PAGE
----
Twenty two people have been confirmed dead after Cyclone Ockhi swept across the Lakshadweep Archipelago, part of the Indian State of Kerala, on Saturday 2 December 2017. The majority of the deaths occurred in the islands' coastal communities and fishing fleet, which has been scattered by the storm, with over 500 fishermen rescued by vessels from the Indian Navy. Coastal communities and fishing vessels from the Keralan mainland have also been badly hit, as have those in Tamil Nadu and Sri Lanka, where at least seven people have died.
Storm damage in Kanyakumari District, Tamil Nadu following the passage of Cyclone Ockhi. European Commission/Flickr.
Tropical storms are caused by solar energy heating the air above the oceans, which causes the air to rise leading to an inrush of air. If this happens over a large enough area the inrushing air will start to circulate, as the rotation of the Earth causes the winds closer to the equator to move eastwards compared to those further away (the Coriolis Effect). This leads to tropical storms rotating clockwise in the southern hemisphere and anticlockwise in the northern hemisphere.These storms tend to grow in strength as they move across the ocean and lose it as they pass over land (this is not completely true: many tropical storms peter out without reaching land due to wider atmospheric patterns), since the land tends to absorb solar energy while the sea reflects it.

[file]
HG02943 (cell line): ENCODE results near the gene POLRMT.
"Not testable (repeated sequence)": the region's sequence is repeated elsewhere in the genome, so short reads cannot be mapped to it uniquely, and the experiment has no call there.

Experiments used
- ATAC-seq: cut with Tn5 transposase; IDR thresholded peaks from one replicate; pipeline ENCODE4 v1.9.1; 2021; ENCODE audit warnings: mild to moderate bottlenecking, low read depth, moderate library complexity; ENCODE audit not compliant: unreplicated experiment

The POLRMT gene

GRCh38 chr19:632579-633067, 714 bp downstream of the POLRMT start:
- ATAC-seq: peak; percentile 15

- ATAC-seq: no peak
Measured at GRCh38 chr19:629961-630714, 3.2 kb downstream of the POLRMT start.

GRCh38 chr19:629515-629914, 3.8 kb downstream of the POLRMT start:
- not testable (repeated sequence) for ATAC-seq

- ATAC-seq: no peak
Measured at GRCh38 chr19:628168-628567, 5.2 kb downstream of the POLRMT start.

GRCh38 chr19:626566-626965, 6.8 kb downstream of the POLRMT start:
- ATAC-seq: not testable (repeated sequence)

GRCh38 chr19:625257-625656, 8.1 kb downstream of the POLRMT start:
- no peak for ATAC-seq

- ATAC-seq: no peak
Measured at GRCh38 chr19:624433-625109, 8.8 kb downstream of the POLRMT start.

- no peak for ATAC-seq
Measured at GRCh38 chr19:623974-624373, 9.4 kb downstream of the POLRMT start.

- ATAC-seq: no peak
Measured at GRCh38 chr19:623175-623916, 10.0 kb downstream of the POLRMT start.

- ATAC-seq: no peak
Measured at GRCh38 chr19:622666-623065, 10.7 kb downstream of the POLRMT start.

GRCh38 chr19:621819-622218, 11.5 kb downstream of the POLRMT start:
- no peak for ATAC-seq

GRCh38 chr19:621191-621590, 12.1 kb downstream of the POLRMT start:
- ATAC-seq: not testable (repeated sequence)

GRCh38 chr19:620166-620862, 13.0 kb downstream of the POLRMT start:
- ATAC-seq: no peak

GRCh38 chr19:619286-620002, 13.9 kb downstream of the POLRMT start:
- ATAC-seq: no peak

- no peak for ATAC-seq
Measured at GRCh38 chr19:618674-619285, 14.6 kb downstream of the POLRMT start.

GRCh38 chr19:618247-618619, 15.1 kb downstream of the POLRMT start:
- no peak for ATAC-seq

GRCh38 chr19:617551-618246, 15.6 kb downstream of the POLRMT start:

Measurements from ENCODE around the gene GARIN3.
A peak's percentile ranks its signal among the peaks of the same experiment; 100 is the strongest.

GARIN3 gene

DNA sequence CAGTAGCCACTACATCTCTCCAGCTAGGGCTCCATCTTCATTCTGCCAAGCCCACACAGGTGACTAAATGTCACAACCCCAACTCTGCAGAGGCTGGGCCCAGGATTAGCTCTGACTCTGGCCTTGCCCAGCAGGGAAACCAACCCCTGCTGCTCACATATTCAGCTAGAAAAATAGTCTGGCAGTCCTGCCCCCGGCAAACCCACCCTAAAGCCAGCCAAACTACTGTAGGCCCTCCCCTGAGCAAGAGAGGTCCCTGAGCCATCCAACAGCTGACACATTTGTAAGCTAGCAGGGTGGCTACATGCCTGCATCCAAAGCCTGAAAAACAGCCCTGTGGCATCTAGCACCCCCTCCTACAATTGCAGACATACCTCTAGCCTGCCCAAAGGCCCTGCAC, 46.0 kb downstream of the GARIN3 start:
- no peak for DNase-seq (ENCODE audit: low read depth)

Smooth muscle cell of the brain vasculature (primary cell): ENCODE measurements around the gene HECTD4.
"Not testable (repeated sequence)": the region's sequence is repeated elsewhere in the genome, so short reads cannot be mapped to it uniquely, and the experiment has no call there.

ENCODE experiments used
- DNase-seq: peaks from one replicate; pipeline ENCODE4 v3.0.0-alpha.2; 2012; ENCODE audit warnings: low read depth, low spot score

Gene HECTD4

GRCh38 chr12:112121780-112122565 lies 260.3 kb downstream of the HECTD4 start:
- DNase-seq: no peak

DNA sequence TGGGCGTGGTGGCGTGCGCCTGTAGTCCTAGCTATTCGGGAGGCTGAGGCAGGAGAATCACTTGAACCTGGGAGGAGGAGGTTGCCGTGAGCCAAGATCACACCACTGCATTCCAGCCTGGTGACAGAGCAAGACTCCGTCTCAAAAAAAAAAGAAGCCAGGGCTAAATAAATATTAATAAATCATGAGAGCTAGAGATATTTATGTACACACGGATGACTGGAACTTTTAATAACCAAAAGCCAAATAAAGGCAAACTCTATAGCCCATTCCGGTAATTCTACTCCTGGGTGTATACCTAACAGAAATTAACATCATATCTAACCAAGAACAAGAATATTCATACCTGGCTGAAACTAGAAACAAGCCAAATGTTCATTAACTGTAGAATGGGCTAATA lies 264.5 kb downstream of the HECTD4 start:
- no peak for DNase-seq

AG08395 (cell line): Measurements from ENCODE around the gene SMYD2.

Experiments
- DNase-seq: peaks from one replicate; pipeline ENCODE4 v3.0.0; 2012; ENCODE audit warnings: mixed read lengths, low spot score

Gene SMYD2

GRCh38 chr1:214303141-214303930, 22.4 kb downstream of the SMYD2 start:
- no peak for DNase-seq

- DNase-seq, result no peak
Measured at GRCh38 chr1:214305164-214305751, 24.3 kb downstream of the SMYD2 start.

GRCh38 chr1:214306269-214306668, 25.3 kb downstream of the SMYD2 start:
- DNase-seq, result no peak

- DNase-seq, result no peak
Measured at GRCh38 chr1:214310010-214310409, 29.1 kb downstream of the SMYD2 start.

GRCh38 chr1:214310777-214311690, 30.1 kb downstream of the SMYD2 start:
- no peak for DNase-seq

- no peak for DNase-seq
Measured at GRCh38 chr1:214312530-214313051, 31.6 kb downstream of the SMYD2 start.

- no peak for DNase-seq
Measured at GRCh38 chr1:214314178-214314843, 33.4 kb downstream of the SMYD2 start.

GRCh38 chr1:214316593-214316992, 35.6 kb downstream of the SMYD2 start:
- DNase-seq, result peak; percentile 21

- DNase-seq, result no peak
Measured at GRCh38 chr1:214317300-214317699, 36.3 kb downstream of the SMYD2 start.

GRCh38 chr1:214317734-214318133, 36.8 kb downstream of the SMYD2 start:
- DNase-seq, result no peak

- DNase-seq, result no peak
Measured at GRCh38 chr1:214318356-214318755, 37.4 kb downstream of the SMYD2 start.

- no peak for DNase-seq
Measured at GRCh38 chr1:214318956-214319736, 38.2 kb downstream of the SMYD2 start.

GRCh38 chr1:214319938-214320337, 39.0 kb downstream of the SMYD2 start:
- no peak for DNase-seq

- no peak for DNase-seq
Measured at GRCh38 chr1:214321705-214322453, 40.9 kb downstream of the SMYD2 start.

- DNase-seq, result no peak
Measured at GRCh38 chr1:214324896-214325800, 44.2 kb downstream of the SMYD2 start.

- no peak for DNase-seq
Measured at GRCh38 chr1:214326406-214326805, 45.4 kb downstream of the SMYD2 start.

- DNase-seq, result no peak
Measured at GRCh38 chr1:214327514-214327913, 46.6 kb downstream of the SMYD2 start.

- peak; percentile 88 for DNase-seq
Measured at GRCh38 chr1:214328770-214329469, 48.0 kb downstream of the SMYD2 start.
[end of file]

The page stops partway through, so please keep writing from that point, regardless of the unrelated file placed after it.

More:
The passage of Cyclone Winston till 07.00 GMT on Tuesday 28 March 2017 (thick line) with its predicted future path (thin line, circles represent the margin of error on the predictions). Colours indicate the strength of the storm. Tropical Storm Risk.
The low pressure above tropical storms causes water to rise there by ~1 cm for every millibar drop in pressure, leading to a storm surge that can overwhelm low-lying coastal areas, while at the same time the heat leads to high levels of evaporation from the sea - and subsequently high levels of rainfall. This can cause additional flooding on land, as well as landslides, which are are a common problem after severe weather events, as excess pore water pressure can overcome cohesion in soil and sediments, allowing them to flow like liquids. Approximately 90% of all landslides are caused by heavy rainfall.
Storm damage in Colombo, Sri Lanka, following the passage of Cyclone Ockhi. Lakruwan Wanniarachchi/AFP.
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